With endings, an abiding hallmark of a Trevor story is how he opens up various possibilities for a character's arc early on and yet, when the ending arrives, it is satisfyingly inevitable. That said, some of the endings in this collection are left vague, almost framed as potential new beginnings for the next momentous life event that readers can contemplate what-ifs about. In 'Taking Mr Ravenswood' (read in The Lit Hub), we are left conjecturing about what transpired between the bank clerk and her rich customer back at his house after a dinner date. In 'The Unknown Girl', we never get an understanding of what drove the cleaning woman to her death in the beginning even with the sort-of-revelation from the protagonist's son at the end. In 'Mrs Crasthorpe' (read in The New Yorker), flashes of the newly-widowed woman untold past interlace with difficult moments of her present and, while this helps us see her pain and neediness, we never know exactly what sends her to her unfortunate end. In 'Making Conversation', we never find out whether the protagonist's stalker has disappeared for good or whether he will return to his wife; 'Caffe Daria' has another disappearing act at its close — this time, the protagonist's ex-friend, who had stolen her lover.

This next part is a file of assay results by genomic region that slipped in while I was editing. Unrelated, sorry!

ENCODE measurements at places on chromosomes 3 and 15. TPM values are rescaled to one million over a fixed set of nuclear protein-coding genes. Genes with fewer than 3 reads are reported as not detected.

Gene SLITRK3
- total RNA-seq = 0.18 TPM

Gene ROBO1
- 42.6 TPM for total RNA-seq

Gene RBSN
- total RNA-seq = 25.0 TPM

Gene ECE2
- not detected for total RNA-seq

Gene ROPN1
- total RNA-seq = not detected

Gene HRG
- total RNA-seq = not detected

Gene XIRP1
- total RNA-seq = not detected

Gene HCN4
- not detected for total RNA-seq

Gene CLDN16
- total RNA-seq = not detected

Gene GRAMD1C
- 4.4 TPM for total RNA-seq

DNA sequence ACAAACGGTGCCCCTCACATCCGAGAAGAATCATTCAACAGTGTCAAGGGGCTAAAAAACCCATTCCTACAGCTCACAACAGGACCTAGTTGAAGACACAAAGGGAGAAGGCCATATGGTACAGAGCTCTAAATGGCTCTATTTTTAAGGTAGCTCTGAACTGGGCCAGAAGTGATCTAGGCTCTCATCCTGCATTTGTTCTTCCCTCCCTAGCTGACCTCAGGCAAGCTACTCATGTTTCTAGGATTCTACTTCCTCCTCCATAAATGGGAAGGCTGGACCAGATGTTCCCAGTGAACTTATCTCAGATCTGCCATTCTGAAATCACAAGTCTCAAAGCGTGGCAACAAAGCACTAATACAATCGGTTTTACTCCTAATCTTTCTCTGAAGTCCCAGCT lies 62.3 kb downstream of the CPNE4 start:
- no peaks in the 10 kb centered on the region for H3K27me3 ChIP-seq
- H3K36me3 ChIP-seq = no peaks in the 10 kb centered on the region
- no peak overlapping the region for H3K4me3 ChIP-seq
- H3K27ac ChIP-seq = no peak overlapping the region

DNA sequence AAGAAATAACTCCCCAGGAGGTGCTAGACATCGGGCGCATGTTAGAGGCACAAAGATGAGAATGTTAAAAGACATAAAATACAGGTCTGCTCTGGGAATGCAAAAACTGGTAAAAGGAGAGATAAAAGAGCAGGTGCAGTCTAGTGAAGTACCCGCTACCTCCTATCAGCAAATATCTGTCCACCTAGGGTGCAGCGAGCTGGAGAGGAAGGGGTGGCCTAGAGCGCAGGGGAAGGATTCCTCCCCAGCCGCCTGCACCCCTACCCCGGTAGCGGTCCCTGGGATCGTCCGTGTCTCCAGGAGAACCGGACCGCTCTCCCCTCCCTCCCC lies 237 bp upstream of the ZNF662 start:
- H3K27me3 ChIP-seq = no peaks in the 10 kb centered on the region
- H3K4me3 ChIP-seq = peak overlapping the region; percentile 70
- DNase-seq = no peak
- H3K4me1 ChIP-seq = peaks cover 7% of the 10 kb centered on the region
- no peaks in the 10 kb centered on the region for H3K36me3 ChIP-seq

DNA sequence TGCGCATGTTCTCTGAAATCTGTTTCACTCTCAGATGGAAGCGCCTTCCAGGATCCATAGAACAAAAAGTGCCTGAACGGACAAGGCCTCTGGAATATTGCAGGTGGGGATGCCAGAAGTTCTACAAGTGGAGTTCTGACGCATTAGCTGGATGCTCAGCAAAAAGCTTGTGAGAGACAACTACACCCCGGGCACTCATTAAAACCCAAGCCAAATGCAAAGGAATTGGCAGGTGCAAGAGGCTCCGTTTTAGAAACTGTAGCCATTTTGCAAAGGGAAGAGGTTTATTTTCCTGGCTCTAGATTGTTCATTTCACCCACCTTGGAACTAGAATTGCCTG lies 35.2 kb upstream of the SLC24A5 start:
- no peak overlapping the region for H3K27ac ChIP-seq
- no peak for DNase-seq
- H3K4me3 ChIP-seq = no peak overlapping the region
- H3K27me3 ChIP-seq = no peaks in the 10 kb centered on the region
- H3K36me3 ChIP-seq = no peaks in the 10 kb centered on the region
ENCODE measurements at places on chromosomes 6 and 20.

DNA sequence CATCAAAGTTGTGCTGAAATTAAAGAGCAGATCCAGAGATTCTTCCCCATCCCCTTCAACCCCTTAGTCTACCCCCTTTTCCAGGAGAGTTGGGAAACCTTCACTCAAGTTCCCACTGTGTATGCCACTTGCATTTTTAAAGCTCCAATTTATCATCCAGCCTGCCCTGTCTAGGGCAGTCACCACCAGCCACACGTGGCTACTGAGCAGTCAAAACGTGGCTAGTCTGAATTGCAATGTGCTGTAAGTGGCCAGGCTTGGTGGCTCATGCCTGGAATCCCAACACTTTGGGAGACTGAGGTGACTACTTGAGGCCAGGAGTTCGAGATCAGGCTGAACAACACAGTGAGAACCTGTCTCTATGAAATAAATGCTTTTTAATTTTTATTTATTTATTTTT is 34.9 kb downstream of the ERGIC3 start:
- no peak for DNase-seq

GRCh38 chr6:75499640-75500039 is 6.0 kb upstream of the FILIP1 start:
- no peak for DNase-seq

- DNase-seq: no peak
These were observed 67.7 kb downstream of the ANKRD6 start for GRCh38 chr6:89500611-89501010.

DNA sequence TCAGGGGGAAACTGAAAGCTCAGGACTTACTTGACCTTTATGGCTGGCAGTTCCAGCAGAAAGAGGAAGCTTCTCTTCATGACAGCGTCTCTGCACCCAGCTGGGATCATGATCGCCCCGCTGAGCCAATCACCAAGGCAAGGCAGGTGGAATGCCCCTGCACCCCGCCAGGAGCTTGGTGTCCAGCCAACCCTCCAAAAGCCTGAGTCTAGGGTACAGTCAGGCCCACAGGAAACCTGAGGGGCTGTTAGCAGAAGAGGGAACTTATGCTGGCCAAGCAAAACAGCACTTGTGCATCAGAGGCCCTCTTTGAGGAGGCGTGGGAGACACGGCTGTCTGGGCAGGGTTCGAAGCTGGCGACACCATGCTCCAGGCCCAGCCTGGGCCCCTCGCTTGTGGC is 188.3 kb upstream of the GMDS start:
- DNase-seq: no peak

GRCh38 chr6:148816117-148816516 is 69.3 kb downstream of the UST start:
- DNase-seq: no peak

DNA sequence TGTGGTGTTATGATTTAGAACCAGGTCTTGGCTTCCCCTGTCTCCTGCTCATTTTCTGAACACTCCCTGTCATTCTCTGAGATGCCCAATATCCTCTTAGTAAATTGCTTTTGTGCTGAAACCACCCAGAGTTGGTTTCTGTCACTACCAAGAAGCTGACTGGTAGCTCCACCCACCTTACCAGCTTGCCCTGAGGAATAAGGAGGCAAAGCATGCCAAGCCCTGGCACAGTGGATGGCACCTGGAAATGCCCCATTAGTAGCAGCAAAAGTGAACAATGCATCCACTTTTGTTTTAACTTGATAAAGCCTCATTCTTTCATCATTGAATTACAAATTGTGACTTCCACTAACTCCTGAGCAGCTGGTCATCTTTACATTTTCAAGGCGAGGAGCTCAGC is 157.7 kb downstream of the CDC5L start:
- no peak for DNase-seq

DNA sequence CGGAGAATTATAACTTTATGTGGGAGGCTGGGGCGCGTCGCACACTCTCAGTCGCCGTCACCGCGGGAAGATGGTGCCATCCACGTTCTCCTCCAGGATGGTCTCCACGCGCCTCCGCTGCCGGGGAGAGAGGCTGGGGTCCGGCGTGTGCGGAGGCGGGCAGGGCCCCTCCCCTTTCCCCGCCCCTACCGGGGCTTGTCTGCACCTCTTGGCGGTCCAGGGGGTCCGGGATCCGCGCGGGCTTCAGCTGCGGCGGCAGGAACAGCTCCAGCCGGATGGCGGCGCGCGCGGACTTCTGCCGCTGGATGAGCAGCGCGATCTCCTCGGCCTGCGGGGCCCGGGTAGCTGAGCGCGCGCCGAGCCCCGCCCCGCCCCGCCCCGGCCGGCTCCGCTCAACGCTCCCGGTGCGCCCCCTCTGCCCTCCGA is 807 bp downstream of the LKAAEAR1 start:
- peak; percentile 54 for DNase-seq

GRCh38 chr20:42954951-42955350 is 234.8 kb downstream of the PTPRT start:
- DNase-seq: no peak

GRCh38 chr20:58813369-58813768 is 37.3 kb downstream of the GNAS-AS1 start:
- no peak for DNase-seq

Such ambiguity is deliberate. Trevor has avoided pat explanations of how people are and given readers the space to see and understand for ourselves. To allow readers to engage in this manner with a short story that is compressed to its minimum is very difficult. Beyond writerly skill and confidence, it also demonstrates a graceful respect for the reader's intellectual abilities.

Speaking of reader engagement, a Trevor story is best read (or reread) closely for the precise details and clues that lead to the only closure (or lack thereof) feasible. One such example in this collection is 'An Idyll in Winter' (read in The Guardian). It's about a cartographer who meets the woman he tutored when she was a child and he was a young man. Leaving his happy (until then, anyway) family, he moves in with the former pupil. Reading close enough, from the very start and at almost every step, we can see there will be a romance. But we cannot predict, till near the end, its final shape. Incidentally, this story is also the only hope-filled one in this collection. Consider these last lines about how love goes on even when a relationship does not:

Mary Bella senses an anxiety, and pity perhaps. She doesn't try to smile any of that away, only wishes the men could know that love, unchanged, is as it was, is there for him among her shadows, for her in rooms and places as familiar to him as they are to her. She wishes they could know it will not wither, that there'll be no long slow dying, or love made ordinary.

If we have paid attention, we can see how that echoes these two simple lines from earlier: